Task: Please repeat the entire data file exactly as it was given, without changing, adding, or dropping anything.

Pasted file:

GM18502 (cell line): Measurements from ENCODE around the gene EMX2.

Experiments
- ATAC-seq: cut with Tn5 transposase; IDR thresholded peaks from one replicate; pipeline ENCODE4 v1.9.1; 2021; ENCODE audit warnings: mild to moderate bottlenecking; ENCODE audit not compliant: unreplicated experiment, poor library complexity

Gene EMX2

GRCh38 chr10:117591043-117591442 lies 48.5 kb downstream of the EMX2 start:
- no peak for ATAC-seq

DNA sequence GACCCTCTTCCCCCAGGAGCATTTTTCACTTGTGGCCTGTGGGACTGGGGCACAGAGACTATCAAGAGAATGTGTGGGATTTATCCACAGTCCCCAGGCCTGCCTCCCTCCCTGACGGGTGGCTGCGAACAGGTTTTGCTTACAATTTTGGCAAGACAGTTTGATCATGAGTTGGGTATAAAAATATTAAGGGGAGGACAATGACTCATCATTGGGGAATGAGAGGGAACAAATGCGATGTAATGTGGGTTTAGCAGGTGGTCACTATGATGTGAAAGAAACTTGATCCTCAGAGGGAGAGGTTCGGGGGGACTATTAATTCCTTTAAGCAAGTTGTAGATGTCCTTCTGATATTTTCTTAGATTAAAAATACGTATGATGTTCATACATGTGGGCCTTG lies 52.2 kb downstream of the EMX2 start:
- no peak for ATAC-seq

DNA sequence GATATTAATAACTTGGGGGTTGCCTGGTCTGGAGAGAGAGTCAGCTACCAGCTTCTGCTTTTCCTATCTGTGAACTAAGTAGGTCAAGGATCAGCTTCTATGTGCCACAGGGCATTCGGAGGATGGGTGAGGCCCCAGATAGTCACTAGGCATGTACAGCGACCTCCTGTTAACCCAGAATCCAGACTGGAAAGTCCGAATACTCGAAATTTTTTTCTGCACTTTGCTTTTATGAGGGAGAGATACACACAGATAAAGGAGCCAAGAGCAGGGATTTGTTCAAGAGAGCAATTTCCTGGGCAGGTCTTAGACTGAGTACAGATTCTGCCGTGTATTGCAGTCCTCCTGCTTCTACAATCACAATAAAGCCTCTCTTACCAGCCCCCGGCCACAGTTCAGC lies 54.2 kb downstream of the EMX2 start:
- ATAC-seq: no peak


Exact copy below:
GM18502 (cell line): Measurements from ENCODE around the gene EMX2.

Experiments
- ATAC-seq: cut with Tn5 transposase; IDR thresholded peaks from one replicate; pipeline ENCODE4 v1.9.1; 2021; ENCODE audit warnings: mild to moderate bottlenecking; ENCODE audit not compliant: unreplicated experiment, poor library complexity

Gene EMX2

GRCh38 chr10:117591043-117591442 lies 48.5 kb downstream of the EMX2 start:
- no peak for ATAC-seq

DNA sequence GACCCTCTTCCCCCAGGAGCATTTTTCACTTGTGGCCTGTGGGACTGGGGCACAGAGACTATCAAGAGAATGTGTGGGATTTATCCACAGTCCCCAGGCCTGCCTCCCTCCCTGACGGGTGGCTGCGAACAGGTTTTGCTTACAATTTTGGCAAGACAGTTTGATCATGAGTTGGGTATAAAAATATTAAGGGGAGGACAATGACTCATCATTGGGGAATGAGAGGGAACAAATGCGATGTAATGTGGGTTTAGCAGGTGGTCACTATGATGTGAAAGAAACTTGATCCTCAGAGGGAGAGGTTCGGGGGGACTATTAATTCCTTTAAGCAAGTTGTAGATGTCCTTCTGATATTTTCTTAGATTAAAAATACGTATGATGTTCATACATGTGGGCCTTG lies 52.2 kb downstream of the EMX2 start:
- no peak for ATAC-seq

DNA sequence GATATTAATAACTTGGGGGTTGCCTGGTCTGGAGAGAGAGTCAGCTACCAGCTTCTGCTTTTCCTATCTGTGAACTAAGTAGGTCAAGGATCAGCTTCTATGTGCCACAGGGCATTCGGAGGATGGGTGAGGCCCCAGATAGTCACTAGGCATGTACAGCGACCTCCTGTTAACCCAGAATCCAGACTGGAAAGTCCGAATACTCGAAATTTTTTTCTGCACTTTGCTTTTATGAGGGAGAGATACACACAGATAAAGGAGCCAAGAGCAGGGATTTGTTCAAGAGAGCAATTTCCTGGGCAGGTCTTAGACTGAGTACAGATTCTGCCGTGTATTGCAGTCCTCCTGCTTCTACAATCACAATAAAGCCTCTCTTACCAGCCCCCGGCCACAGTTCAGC lies 54.2 kb downstream of the EMX2 start:
- ATAC-seq: no peak